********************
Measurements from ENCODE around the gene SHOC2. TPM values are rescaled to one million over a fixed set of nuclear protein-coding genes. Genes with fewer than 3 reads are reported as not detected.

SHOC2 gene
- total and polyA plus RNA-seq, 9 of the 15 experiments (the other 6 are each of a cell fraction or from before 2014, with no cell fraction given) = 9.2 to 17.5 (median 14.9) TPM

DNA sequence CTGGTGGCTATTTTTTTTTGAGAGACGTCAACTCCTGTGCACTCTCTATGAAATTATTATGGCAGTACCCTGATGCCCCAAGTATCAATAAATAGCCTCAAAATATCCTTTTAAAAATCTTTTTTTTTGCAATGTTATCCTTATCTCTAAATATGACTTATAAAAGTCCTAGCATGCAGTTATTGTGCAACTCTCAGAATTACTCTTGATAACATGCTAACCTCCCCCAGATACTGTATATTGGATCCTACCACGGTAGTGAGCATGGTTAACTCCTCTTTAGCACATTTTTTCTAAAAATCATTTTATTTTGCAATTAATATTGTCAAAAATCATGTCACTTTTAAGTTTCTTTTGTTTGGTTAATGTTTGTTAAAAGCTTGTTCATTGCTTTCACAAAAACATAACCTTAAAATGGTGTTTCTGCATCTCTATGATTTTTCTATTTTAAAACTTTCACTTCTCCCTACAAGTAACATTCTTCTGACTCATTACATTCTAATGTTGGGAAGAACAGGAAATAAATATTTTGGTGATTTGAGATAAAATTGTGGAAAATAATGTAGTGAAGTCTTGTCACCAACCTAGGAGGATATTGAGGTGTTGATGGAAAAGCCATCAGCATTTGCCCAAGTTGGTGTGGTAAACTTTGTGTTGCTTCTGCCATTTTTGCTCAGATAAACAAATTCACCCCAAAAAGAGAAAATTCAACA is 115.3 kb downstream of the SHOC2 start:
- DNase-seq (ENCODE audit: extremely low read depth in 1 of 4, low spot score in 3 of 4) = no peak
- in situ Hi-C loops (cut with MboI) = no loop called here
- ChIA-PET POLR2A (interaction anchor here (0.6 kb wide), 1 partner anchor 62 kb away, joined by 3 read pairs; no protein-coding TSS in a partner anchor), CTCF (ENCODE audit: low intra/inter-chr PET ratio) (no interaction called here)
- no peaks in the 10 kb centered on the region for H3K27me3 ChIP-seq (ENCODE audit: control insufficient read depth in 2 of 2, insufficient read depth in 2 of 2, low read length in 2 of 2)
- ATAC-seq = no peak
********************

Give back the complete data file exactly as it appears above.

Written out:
Measurements from ENCODE around the gene SHOC2. TPM values are rescaled to one million over a fixed set of nuclear protein-coding genes. Genes with fewer than 3 reads are reported as not detected.

SHOC2 gene
- total and polyA plus RNA-seq, 9 of the 15 experiments (the other 6 are each of a cell fraction or from before 2014, with no cell fraction given) = 9.2 to 17.5 (median 14.9) TPM

DNA sequence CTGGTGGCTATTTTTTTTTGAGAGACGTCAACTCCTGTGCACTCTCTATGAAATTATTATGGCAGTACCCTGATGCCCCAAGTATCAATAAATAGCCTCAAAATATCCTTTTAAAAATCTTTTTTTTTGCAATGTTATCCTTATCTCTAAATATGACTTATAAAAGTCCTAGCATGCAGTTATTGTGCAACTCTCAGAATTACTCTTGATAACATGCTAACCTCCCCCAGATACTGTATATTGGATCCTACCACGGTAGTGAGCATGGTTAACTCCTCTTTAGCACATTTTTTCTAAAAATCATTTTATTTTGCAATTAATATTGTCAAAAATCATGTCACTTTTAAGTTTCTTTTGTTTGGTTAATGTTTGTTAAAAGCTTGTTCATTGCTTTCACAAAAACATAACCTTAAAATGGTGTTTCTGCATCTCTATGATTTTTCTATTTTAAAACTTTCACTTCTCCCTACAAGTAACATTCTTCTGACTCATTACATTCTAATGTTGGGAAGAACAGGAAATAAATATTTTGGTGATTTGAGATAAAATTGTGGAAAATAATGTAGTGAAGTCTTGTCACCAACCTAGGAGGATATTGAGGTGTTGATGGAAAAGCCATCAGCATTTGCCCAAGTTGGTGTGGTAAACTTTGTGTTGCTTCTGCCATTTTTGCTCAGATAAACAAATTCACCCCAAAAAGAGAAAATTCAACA is 115.3 kb downstream of the SHOC2 start:
- DNase-seq (ENCODE audit: extremely low read depth in 1 of 4, low spot score in 3 of 4) = no peak
- in situ Hi-C loops (cut with MboI) = no loop called here
- ChIA-PET POLR2A (interaction anchor here (0.6 kb wide), 1 partner anchor 62 kb away, joined by 3 read pairs; no protein-coding TSS in a partner anchor), CTCF (ENCODE audit: low intra/inter-chr PET ratio) (no interaction called here)
- no peaks in the 10 kb centered on the region for H3K27me3 ChIP-seq (ENCODE audit: control insufficient read depth in 2 of 2, insufficient read depth in 2 of 2, low read length in 2 of 2)
- ATAC-seq = no peak